If you are visiting the Anchorage area, I highly recommend scheduling time to visit the Alaska Zoo. Two hours is all you need to take the quick drive up the hillside, say hello to my furry and feathery friends and help support a place that does amazing things for conservation and the animals of Alaska. 

The Alaska Zoo
4731 O'Malley Road
Anchorage, AK 99507
Ph: 907-346-2133

Do you enjoy visiting zoos and aquariums in your travels? What one is you favourite? I’d love to hear! 

50+ Ways to Occupy a Toddler on an Airplane

I'll be honest here, going into our recent trip to Alaska, I was nervous. Not nervous for the visit itself, but nervous for the plane ride there and back.

It wasn't the fear of flying itself that made me nervous. Nah, it was the fear of the 14 hour travel day with a toddler that sparked the nerves. 

I knew the flight would be different than her last two at 3 months and 10 months. Toddlers are fully mobile, opinionated and most times, it’s their way or the highway.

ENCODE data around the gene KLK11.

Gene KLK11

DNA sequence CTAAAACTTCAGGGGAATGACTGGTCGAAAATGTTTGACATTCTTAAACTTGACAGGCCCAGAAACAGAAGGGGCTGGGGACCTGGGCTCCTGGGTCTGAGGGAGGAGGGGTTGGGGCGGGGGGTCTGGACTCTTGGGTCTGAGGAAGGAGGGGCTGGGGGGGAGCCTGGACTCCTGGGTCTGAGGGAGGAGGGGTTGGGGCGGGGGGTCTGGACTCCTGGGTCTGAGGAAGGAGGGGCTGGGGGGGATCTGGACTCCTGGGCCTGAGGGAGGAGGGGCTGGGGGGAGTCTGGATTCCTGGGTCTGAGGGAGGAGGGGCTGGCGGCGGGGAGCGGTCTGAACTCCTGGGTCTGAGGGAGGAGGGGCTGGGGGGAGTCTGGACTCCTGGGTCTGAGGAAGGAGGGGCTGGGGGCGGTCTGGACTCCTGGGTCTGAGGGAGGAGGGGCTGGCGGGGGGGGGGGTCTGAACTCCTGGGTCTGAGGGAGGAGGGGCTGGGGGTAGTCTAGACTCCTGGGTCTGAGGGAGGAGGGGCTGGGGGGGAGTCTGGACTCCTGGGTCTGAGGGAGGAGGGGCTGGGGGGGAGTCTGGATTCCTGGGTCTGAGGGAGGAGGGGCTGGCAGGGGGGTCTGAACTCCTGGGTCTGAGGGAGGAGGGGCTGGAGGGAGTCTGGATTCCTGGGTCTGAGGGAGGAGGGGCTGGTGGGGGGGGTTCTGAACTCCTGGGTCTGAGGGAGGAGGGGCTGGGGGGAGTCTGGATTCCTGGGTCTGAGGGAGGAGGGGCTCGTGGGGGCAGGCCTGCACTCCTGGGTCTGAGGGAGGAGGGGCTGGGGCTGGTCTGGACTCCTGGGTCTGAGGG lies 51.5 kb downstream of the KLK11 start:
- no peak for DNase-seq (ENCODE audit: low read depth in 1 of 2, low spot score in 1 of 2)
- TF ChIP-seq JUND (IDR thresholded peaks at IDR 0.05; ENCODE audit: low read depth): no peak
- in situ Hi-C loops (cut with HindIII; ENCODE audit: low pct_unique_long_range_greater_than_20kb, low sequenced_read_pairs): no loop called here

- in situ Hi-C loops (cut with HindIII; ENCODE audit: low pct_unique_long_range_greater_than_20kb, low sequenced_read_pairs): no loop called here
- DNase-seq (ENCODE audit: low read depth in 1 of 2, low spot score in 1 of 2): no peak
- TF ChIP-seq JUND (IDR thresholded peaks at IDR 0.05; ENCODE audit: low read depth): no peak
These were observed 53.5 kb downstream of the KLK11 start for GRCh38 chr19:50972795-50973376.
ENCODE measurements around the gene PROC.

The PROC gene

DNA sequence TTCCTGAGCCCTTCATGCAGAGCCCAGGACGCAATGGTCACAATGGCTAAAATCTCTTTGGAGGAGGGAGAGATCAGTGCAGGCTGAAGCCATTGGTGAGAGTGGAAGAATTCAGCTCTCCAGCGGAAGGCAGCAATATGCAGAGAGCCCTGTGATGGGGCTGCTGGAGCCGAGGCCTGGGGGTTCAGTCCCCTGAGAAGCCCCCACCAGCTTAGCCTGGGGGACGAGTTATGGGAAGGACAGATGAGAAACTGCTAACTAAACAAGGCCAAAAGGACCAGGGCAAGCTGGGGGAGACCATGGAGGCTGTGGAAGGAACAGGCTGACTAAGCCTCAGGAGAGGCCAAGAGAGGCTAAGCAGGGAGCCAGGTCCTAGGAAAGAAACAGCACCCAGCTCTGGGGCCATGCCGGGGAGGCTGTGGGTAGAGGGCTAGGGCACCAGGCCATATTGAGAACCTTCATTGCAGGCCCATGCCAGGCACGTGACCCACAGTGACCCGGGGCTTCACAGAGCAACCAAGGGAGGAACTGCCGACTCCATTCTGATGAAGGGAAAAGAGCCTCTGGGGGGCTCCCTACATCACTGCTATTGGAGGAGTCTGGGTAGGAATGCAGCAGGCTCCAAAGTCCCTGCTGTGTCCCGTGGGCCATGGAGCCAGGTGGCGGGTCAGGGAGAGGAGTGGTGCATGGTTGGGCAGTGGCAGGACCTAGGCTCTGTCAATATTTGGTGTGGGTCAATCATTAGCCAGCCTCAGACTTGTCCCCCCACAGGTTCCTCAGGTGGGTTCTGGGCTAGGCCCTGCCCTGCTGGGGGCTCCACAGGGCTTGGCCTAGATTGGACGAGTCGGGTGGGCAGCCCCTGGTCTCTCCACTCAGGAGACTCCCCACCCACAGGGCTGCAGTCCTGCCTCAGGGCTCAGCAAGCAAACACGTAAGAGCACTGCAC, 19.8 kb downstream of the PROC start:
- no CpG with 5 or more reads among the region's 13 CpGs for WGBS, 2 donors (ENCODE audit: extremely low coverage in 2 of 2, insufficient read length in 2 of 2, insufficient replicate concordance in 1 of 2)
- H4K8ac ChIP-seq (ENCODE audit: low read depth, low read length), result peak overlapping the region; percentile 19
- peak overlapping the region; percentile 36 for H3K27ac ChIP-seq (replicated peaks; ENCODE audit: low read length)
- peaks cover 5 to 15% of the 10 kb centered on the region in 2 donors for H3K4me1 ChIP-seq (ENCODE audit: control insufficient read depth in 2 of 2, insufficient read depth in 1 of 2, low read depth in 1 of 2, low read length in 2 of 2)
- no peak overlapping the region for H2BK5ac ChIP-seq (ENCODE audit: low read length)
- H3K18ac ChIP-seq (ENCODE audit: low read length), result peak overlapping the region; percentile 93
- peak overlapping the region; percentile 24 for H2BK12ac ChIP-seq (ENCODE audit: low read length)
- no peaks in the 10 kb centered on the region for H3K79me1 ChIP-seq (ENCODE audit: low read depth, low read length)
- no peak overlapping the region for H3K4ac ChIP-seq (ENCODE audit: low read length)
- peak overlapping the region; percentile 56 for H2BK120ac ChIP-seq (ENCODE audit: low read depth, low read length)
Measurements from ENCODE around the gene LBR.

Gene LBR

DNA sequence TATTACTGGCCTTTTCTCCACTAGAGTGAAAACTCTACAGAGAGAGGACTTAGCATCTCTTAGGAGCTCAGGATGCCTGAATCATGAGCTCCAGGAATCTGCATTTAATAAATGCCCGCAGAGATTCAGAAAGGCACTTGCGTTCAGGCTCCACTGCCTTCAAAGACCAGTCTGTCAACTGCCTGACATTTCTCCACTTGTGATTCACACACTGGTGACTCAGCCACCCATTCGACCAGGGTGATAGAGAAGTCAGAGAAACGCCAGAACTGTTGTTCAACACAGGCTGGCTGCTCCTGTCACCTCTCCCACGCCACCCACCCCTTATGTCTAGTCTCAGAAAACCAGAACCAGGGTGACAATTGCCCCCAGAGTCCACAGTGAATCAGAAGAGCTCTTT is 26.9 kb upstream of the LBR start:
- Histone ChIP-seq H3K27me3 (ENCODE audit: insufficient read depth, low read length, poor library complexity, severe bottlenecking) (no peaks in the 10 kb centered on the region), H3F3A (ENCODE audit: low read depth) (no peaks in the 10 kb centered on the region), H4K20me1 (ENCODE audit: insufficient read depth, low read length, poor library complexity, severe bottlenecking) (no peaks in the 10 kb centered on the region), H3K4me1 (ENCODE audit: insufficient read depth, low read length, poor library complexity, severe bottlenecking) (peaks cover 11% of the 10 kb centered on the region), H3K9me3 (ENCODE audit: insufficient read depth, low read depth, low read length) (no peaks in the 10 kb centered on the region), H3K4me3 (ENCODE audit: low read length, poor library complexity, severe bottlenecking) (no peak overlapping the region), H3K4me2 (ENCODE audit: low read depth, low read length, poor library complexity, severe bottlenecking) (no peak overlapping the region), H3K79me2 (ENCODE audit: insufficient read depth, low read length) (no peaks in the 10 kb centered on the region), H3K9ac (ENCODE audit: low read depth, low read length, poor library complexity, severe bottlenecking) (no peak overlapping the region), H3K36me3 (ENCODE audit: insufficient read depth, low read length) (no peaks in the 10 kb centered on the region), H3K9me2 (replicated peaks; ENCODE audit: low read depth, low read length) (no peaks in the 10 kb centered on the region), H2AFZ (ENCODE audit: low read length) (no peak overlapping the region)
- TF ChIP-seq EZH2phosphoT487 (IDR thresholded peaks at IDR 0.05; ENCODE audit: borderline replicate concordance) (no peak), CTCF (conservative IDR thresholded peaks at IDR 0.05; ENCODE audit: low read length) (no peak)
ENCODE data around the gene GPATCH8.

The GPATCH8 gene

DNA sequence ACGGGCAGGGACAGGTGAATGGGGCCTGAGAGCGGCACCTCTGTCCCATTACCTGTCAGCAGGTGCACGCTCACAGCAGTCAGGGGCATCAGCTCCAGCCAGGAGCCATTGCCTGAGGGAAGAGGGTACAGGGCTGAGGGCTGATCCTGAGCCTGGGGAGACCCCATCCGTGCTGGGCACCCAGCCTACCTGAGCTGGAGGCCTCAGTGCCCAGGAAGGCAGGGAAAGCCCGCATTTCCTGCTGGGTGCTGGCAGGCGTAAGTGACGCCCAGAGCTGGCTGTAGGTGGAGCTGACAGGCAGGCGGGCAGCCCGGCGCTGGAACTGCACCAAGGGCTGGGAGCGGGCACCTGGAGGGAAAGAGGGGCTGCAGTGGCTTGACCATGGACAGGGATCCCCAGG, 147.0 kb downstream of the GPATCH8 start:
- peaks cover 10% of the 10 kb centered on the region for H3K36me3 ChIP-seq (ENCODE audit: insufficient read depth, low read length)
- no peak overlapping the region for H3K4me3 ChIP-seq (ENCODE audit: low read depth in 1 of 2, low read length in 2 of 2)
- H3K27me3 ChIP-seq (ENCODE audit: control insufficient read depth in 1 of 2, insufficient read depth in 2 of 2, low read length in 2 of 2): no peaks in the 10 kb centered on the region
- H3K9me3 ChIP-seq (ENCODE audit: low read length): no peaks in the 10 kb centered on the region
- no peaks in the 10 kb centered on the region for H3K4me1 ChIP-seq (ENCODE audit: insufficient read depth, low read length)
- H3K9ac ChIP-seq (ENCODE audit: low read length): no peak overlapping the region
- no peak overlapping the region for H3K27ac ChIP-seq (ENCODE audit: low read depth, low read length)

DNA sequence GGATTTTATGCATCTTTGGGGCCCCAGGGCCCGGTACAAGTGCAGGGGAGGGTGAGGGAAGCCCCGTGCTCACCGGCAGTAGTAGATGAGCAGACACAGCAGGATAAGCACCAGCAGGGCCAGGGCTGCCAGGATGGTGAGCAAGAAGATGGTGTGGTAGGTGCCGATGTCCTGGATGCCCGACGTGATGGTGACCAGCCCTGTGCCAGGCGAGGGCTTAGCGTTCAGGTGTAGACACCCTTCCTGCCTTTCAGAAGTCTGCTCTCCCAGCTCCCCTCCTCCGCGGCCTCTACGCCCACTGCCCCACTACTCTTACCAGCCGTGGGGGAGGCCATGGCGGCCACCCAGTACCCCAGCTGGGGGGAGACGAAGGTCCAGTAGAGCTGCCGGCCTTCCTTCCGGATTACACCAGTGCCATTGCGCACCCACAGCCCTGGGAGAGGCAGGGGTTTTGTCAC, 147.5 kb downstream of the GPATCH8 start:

So ya, I was nervous.

50+ Ways to Occupy a Toddler on an Airplane

I know you're dying to know... how did it go?!

I would love to tell you that the flights (that's plural, for three flights each way) were all rainbows and butterflies, but they weren't. There were a few times when we became "those people” - the people that everyone rolls their eyes at when they see a small child in tow. The people with the screaming, inconsolable toddler. The people whose anxiety immediately shoots through the roof because we knew things could go downhill real fast if we didn't act quick.

But, at the end of the flight, we were also the people who received comments about how well their child traveled. Even from a few of those initial eye rollers.

It really wasn't so bad.

I had worked myself up for it to be so awful, that when in reality, it was not all that bad.